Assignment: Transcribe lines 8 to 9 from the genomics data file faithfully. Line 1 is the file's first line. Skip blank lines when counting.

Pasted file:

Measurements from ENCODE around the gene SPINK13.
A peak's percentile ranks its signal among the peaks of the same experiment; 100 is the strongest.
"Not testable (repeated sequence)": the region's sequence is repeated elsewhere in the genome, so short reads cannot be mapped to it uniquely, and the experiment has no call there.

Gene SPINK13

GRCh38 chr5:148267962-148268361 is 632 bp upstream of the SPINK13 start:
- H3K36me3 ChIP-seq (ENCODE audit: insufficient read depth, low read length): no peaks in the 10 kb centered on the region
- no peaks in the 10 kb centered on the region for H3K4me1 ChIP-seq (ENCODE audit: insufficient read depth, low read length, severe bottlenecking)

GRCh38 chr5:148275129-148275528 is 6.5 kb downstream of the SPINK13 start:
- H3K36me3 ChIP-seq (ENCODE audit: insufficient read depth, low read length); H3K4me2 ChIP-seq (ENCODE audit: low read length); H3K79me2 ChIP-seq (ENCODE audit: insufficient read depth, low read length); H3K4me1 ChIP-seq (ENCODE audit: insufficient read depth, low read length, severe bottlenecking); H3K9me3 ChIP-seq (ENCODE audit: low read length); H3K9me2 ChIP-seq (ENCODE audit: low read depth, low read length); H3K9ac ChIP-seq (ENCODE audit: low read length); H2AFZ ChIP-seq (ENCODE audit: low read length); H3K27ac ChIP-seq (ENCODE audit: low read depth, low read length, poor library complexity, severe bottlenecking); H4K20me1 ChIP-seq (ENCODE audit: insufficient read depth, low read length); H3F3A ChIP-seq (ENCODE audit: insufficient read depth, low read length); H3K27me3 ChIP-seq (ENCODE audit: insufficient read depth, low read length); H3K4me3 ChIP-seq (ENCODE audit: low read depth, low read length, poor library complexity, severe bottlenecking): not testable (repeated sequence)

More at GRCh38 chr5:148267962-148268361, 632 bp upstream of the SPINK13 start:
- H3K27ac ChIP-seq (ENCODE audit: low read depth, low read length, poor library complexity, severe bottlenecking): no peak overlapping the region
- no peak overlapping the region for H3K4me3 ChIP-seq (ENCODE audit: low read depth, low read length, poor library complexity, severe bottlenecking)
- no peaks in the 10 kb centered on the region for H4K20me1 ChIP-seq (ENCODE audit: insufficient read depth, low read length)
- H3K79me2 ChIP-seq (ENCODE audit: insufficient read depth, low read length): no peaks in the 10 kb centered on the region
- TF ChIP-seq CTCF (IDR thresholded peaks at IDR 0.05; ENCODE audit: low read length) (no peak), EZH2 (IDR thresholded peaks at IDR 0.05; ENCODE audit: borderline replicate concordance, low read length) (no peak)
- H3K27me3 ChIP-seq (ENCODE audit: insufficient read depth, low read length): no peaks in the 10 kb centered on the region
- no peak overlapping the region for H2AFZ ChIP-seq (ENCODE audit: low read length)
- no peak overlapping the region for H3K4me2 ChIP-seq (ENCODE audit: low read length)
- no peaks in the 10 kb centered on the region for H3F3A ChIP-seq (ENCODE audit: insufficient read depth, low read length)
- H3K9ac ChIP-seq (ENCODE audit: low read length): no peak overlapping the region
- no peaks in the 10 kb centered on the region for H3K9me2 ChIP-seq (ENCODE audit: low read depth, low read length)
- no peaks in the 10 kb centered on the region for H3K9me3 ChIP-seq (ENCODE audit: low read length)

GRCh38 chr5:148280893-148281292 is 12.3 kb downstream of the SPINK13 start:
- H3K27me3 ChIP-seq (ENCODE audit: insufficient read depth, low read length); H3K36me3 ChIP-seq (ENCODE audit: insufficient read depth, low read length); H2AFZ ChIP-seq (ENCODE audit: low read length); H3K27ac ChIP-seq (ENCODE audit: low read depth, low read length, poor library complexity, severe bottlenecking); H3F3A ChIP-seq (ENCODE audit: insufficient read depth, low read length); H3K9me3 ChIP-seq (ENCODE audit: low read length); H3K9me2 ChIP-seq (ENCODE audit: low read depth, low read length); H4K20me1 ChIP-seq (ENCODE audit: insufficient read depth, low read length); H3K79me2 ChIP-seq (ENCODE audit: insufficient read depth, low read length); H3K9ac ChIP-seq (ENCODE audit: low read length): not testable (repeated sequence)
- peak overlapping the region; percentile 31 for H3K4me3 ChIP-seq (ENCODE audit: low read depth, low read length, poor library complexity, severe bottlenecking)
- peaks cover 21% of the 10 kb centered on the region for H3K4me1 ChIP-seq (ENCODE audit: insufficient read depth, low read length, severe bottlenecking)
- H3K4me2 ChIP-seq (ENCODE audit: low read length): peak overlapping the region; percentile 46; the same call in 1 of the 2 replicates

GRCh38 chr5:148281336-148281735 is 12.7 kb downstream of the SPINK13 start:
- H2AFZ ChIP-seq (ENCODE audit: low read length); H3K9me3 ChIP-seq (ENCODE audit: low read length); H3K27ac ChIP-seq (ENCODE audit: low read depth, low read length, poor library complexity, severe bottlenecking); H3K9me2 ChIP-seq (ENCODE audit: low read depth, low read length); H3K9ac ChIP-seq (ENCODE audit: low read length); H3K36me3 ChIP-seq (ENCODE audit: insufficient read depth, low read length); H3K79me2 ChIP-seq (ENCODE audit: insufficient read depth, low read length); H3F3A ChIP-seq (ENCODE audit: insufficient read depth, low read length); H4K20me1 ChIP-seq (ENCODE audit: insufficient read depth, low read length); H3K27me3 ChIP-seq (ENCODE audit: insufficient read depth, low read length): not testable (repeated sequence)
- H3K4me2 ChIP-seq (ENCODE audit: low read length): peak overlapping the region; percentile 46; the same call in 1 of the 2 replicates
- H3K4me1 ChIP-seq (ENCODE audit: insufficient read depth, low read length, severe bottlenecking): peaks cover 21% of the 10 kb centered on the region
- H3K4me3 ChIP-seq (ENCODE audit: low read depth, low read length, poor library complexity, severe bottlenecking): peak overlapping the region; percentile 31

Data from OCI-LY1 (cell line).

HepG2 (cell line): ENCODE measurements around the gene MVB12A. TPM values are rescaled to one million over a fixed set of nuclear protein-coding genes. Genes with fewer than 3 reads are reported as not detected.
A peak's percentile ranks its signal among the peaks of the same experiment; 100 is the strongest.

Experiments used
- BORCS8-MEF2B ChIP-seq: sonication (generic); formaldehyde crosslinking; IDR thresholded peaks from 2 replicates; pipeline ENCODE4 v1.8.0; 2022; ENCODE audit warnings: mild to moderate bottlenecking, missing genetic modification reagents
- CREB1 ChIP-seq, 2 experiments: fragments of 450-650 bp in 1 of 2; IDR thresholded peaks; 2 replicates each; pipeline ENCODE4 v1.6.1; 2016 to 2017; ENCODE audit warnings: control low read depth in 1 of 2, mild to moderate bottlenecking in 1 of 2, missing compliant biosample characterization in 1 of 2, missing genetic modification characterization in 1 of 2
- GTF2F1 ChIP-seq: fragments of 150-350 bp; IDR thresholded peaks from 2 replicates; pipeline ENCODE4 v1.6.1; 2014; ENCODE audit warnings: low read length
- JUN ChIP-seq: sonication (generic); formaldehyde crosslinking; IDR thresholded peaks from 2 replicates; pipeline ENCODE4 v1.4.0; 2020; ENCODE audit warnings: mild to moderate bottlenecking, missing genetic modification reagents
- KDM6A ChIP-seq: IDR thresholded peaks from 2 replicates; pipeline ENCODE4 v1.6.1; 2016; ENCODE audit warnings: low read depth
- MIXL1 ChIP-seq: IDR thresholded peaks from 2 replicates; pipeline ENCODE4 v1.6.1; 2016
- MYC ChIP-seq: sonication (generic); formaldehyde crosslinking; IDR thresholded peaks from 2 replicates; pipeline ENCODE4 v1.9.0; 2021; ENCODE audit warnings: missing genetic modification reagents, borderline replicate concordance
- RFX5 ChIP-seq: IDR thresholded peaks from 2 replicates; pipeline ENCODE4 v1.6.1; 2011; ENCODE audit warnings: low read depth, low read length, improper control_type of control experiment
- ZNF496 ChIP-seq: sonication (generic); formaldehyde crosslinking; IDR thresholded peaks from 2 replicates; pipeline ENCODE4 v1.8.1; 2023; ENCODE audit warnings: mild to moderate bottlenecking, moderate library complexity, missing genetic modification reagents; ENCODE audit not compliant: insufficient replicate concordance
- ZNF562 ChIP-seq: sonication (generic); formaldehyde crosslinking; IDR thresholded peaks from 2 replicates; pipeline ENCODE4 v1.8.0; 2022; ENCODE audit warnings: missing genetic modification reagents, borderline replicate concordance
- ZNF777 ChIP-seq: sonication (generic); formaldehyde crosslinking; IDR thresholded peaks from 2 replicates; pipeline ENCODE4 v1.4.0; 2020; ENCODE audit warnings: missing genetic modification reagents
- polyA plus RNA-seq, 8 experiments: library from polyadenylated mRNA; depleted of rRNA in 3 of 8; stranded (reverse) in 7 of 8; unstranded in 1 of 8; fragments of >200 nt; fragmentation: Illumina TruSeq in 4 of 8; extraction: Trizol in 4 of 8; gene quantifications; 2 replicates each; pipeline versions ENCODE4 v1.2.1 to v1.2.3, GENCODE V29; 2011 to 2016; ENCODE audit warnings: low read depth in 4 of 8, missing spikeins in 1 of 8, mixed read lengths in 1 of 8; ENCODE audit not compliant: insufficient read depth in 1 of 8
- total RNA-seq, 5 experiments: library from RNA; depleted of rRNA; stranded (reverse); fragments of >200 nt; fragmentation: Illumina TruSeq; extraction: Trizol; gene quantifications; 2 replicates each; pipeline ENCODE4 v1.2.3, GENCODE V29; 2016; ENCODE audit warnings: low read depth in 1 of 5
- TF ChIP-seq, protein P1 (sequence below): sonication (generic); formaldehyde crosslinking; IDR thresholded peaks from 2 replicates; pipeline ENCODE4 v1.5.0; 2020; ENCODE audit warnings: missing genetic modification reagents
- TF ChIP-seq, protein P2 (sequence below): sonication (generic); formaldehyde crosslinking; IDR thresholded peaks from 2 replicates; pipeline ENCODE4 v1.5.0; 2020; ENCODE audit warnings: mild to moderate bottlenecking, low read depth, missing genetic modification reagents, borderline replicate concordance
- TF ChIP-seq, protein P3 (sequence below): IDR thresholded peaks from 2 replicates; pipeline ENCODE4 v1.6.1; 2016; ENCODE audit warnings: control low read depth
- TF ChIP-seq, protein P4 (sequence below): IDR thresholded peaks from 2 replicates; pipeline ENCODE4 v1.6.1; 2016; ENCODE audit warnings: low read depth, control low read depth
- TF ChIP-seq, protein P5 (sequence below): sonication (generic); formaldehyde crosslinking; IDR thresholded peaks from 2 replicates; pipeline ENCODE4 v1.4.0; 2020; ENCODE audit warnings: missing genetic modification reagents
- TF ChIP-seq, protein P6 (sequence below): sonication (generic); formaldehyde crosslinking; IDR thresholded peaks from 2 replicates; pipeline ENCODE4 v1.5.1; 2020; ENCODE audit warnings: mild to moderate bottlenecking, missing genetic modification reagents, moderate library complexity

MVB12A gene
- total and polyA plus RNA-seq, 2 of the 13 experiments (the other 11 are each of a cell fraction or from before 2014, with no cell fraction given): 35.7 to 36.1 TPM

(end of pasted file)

GRCh38 chr5:148275129-148275528 is 6.5 kb downstream of the SPINK13 start:
- H3K36me3 ChIP-seq (ENCODE audit: insufficient read depth, low read length); H3K4me2 ChIP-seq (ENCODE audit: low read length); H3K79me2 ChIP-seq (ENCODE audit: insufficient read depth, low read length); H3K4me1 ChIP-seq (ENCODE audit: insufficient read depth, low read length, severe bottlenecking); H3K9me3 ChIP-seq (ENCODE audit: low read length); H3K9me2 ChIP-seq (ENCODE audit: low read depth, low read length); H3K9ac ChIP-seq (ENCODE audit: low read length); H2AFZ ChIP-seq (ENCODE audit: low read length); H3K27ac ChIP-seq (ENCODE audit: low read depth, low read length, poor library complexity, severe bottlenecking); H4K20me1 ChIP-seq (ENCODE audit: insufficient read depth, low read length); H3F3A ChIP-seq (ENCODE audit: insufficient read depth, low read length); H3K27me3 ChIP-seq (ENCODE audit: insufficient read depth, low read length); H3K4me3 ChIP-seq (ENCODE audit: low read depth, low read length, poor library complexity, severe bottlenecking): not testable (repeated sequence)